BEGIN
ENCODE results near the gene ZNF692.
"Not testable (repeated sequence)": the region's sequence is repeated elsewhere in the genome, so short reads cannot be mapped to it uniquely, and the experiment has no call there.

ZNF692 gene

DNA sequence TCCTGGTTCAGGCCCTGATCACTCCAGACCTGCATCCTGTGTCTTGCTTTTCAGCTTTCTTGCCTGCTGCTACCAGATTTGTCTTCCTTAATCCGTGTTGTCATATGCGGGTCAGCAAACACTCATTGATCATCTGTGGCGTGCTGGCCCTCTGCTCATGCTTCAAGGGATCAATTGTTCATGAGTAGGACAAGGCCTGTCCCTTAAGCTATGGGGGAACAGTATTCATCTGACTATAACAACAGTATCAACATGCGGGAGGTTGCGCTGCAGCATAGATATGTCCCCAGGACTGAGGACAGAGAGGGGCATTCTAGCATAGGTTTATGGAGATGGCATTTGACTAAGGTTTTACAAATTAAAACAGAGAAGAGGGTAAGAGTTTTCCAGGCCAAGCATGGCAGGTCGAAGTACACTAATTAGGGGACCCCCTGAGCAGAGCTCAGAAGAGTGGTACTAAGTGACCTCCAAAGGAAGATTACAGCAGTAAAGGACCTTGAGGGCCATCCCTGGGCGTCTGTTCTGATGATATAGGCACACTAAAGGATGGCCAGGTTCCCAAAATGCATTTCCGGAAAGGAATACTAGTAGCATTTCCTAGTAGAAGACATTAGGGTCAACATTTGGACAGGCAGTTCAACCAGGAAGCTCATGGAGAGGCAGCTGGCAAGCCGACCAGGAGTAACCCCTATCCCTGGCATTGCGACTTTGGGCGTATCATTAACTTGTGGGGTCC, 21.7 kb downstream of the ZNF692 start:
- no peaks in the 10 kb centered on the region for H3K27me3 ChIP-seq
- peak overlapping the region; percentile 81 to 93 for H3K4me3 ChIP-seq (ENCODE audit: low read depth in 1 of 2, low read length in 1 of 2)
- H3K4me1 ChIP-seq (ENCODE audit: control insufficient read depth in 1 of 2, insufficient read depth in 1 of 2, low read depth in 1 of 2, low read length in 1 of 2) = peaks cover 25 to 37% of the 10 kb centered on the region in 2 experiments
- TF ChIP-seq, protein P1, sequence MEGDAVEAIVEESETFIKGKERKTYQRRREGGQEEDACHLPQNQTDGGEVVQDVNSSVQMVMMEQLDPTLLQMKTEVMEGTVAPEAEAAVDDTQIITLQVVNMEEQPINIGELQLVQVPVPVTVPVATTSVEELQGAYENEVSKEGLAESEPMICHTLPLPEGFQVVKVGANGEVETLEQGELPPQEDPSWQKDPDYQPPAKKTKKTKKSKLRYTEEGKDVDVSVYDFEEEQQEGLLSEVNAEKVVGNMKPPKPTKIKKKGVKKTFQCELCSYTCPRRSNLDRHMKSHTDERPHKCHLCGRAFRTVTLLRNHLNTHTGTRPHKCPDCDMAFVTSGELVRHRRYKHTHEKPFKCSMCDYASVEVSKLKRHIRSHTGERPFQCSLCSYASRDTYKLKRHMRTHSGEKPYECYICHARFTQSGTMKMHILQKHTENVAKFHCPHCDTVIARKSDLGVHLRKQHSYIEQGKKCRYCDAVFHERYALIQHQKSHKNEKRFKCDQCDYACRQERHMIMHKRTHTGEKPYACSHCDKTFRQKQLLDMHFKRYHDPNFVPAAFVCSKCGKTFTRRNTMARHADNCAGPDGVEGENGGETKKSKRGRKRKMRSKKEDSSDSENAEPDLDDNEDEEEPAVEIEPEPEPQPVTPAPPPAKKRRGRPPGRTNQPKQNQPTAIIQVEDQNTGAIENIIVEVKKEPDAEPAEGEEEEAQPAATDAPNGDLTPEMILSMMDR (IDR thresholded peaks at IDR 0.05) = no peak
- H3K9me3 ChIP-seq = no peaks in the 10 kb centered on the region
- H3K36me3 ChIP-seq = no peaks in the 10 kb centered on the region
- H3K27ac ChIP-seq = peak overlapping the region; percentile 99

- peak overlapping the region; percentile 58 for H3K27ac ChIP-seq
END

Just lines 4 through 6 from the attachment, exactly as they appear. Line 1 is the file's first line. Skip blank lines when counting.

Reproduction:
DNA sequence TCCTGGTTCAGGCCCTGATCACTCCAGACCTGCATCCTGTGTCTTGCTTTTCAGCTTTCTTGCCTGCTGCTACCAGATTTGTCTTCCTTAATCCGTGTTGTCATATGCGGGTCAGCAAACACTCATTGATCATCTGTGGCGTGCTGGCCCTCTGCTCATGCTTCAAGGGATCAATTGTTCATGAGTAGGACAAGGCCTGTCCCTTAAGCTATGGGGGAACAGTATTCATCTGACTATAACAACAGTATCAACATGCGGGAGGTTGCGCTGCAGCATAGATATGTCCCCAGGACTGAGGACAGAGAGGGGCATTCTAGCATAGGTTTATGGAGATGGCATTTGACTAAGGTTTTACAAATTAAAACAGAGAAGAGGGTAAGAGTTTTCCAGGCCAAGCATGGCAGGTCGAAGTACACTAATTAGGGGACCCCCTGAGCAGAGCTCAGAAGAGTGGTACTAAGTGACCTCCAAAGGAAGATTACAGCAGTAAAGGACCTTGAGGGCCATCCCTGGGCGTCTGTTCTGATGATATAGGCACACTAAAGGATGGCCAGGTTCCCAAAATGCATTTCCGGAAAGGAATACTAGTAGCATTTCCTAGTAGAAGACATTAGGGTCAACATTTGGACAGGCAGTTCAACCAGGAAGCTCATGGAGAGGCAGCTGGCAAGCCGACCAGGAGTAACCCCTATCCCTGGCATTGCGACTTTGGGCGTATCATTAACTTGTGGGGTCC, 21.7 kb downstream of the ZNF692 start:
- no peaks in the 10 kb centered on the region for H3K27me3 ChIP-seq
- peak overlapping the region; percentile 81 to 93 for H3K4me3 ChIP-seq (ENCODE audit: low read depth in 1 of 2, low read length in 1 of 2)